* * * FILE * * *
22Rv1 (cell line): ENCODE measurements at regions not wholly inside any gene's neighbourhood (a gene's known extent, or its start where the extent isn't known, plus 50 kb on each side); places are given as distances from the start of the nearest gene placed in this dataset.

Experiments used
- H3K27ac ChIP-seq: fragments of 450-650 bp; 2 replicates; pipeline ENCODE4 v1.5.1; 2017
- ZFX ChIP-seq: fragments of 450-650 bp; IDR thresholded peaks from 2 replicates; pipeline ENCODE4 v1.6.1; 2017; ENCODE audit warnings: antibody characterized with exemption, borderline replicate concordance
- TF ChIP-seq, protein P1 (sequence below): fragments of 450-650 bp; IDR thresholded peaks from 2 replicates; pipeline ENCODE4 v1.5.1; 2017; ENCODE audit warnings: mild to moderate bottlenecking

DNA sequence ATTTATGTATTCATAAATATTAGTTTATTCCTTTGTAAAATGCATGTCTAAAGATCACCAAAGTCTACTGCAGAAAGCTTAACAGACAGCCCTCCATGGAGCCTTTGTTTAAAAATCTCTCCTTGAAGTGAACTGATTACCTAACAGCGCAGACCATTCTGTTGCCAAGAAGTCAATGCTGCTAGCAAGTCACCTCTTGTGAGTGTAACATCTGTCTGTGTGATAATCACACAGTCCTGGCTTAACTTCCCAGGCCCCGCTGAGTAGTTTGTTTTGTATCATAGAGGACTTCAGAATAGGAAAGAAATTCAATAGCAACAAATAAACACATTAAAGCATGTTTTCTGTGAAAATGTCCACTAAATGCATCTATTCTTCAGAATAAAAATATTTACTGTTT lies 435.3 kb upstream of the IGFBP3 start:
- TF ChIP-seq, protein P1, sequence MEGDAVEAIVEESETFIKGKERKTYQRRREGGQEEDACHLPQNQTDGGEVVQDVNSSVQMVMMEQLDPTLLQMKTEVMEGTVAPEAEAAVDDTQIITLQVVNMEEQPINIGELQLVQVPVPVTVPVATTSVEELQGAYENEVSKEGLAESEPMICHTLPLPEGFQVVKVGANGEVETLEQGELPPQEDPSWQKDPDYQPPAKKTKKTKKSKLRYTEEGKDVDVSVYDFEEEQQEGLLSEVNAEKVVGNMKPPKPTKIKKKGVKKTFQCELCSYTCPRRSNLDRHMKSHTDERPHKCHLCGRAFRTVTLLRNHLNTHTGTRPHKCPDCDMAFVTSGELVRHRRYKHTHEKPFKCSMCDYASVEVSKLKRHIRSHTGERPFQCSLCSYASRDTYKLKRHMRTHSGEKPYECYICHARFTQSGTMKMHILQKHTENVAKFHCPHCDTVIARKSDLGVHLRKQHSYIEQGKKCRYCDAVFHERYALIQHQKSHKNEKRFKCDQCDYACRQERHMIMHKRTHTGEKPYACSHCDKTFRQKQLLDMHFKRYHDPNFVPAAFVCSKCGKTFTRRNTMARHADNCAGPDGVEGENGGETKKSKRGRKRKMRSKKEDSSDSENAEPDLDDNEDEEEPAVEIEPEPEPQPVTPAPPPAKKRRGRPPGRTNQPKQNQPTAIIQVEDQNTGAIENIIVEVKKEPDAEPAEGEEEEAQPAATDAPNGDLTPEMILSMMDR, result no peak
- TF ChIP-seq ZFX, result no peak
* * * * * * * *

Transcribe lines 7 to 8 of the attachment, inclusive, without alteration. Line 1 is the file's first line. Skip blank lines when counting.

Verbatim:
- TF ChIP-seq, protein P1, sequence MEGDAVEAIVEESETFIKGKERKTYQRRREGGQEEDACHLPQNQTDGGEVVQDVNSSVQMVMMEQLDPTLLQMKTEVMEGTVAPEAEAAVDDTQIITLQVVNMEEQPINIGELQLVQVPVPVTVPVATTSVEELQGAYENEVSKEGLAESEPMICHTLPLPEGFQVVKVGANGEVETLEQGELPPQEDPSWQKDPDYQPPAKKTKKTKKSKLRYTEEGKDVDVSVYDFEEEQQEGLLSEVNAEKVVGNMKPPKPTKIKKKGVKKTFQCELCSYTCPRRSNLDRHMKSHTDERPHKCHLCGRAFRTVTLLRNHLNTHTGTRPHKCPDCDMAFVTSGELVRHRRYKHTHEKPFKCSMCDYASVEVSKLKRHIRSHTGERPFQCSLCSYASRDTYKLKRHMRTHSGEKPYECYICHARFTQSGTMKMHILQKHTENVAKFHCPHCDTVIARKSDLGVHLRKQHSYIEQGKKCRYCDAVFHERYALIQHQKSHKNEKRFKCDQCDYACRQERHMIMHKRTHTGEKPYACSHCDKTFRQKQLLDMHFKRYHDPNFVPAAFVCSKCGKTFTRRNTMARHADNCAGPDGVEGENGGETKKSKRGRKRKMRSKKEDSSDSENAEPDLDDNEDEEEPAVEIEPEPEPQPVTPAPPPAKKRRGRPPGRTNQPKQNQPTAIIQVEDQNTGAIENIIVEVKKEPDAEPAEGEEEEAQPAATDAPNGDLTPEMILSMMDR, result no peak
- TF ChIP-seq ZFX, result no peak